In 1991 Henry Kennell passed away. In a fitting continuation of ownership by kindred spirits, Henry’s Gulf station would be purchased by a legendary local vintage car owner and supplier of vehicles to the film industry, Jerry McSpirit. Owner of Cars of Yesterday Sales and Rentals, McSpirit’s involvement in supplying vintage vehicles to the film industry dates back to 1970. He provided a vehicle for my film shoot in 1989.

During McSpirit’s ownership much stayed the same. Certainly the Indian sign maintained its exalted and coveted status.

“An ill wind blows no good” goes the adage. For Jerry McSpirit Tropical Storm Floyd in 1999 fits the bill.

Beginning as a Category 4 hurricane in the Bahamas,  Floyd was a tropical storm by the time it reached northern New Jersey. The tropical storm packed punishing  torrents of rain. September 16th 1999 witnessed record flooding and Dams bursting across New Jersey. It also marked the last time Henry Kennell’s Indian Motorcycle sign was ever seen.

When McSpirit went to assess the storms impact on his little station, the only damage to be seen was where the Indian Motorcycle sign had been carefully removed. During one of the worst storms in New Jersey history and after 60 years in place, Henry Kennell’s treasured Indian sign disappeared.

Jerry McSpirit sold the little Gulf station shortly thereafter.

Despite the offer of a generous reward, the last 21 years has not produced one word as to the fate of Henry Kennell’s Indian Motorcycle sign.

By |2020-07-09T16:34:44+00:00June 25th, 2020|15 Comments

Roads We Remember #2

In difficult times appreciating the difference between an escape and running away often determines how we make it through. Running away is abdication. An escape is a respite that strengthens our resolve to re-engage.

In this challenging time I would like to recommend a small jewel of an escape, Henry Hudson Drive.

Henry Hudson Drive

Hugging the Hudson River while offering spectacular views of the George Washington Bridge and the New York City skyline, Henry Hudson Drive offers a startlingly rural gem within minutes of Manhattan.

Lower all windows or even better, if possible, put the top down. It’s best to cruise in a lower gear. Once finding that low gear  RPM sweet spot, the engine‘s throaty exhaust note will be enriched and reverberated by the sheer stone face of the Palisades that flanks the road. This rumbling symphony enhances the sensory delight courtesy of the Henry Hudson Drive, a narrow serpentine road clinging to the towering Palisades. Driven at night only makes it better.

This seven miles of slender two lane “motor path” weave through an extraordinary stretch of real estate filled with echoes of the past.

Many are amazed that this greenway exists considering its value as prime real estate. Credit for its preservation resides with the generosity of the Rockefeller Family. Much of this land was originally purchased in the early 1930s by the Rockefeller family and donated to the park commission to ensure that the viewshed from the Cloisters, another Rockefeller project, on the east bank of the Hudson River would be preserved.

Interestingly when people think of fjords their thoughts normally go to Norway, however, the Hudson Valley is actually the southernmost fjord in the northern hemisphere.

Exit 2 off the Palisades Interstate Parkway leads to the Alpine, New Jersey headquarters of the PIP Police and the Henry Hudson Drive’s northern entrance. Immediately greeted by a well paved meandering road shielded beneath a canopy of trees, the narrow motorway twists down towards the Hudson River. Be mindful that weekends and afternoons will find hikers and bikers aplenty with which to share the road. Ideally, visit at early morning or after sunset when there are far fewer hikers and bicyclists. That said, be warned that the PIP officials have a habit of randomly closing sections of the drive, especially in this age of Covid-19.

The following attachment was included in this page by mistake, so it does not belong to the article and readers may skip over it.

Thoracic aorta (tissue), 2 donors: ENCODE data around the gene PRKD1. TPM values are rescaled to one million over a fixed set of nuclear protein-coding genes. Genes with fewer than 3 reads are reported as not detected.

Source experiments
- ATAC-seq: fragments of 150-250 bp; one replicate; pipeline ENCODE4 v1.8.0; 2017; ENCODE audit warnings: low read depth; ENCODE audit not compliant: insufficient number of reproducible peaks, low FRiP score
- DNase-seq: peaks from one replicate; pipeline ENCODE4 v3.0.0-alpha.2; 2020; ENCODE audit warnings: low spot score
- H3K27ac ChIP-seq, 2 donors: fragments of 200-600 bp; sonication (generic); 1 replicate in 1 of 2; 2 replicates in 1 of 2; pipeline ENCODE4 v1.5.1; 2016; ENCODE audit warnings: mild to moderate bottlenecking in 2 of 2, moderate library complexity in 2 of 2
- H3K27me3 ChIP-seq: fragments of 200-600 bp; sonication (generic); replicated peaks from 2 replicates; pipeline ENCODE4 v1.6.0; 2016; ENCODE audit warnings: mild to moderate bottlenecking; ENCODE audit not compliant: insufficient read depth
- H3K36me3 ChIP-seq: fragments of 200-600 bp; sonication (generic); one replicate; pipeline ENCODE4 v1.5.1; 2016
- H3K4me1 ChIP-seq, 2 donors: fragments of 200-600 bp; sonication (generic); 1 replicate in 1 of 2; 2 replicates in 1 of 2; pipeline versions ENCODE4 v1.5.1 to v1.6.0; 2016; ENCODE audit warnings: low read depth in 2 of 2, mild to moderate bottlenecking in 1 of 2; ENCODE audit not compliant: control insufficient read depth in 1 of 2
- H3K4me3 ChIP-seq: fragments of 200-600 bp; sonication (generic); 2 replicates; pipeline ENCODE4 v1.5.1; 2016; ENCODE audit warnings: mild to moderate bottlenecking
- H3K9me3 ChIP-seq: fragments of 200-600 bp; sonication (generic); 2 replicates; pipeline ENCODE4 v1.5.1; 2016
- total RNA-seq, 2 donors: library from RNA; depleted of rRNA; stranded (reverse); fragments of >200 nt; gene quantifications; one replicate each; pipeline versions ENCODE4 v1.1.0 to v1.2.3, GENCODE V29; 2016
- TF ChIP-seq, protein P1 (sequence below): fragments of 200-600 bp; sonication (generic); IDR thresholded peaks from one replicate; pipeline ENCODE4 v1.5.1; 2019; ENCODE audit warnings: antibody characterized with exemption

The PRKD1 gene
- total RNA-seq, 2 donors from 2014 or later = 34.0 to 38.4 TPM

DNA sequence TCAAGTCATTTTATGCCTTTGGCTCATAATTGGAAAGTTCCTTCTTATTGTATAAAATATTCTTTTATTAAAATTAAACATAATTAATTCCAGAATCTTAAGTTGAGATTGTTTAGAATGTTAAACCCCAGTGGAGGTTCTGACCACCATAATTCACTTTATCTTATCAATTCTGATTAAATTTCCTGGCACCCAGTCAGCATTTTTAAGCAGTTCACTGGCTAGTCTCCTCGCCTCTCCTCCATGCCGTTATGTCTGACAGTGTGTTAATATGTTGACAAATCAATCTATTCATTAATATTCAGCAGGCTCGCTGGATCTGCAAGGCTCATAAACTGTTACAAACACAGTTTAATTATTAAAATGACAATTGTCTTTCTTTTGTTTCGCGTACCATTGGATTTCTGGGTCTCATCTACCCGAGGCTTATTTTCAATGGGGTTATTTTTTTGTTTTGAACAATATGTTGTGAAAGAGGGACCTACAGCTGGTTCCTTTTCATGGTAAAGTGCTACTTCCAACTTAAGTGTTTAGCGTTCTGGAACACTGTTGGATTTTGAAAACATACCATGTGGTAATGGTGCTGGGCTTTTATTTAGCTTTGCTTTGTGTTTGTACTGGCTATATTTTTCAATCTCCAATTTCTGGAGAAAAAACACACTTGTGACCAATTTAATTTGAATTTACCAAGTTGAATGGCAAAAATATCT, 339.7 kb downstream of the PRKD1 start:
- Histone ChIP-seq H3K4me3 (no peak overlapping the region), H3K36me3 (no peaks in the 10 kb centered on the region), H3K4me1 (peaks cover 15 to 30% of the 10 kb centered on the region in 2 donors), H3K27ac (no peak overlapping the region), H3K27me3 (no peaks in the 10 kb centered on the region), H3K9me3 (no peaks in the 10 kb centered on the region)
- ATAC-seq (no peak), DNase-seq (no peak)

Property and paths surrounding the Henry Hudson Drive have been a part of American history since the Revolutionary War. The northern leg of Henry Hudson Drive played a pivotal role in American history as this is where in 1776 General Charles Cornwallis brought his troops ashore after the British Victory in the Battle of Fort Washington to Pursue General George Washington and his rag tag band of soldiers. Washington’s escape  would culminate in the famous retreat to Valley Forge.

One hundred and sixty two years later the forest above the north entrance provided sanctuary for a number of local residents who fled in panic based on the news of attacking Martians reported in the now infamous 1938 Orson Welles “War of the Worlds” radio broadcast.

Heading south, drivers will encounter the bridge that spans the tallest waterfalls in New Jersey, Greenbrook Falls, with a cumulative drop of 250 ft.

A narrow string of endless twists and turns will lead to the first section of Henry Hudson Drive to be built. Construction of the steep descent from Palisades Avenue in Englewood Cliffs,  New Jersey to the Englewood boat basin started in 1912. Tall grey stone walls form a two lane chute that snakes down to the Hudson River.

High above the southern leg of the drive, was once the home of America’s first “Hollywood.” From 1910 to 1920 most of the major film studios could be found in and around Fort Lee, NJ. Here Pauline faced her perils, D.W. Griffith shot over 100 films, Rudolph Valentino could be seen on the street and Mary Pickford made her film debut. It would last but a decade as bitter winters and cheap land in balmy southern California put a quick end to New Jersey’s silver screen dreams.

Heading south the George Washington Bridge looms high above the slim bucolic country road. Soon ending after passing beneath the bridge, Henry Hudson Drive concludes at River Road in Edgewater where North Jersey’s signature frenetic pace quickly reintroduces itself.

By |2020-06-04T01:50:11+00:00June 4th, 2020|4 Comments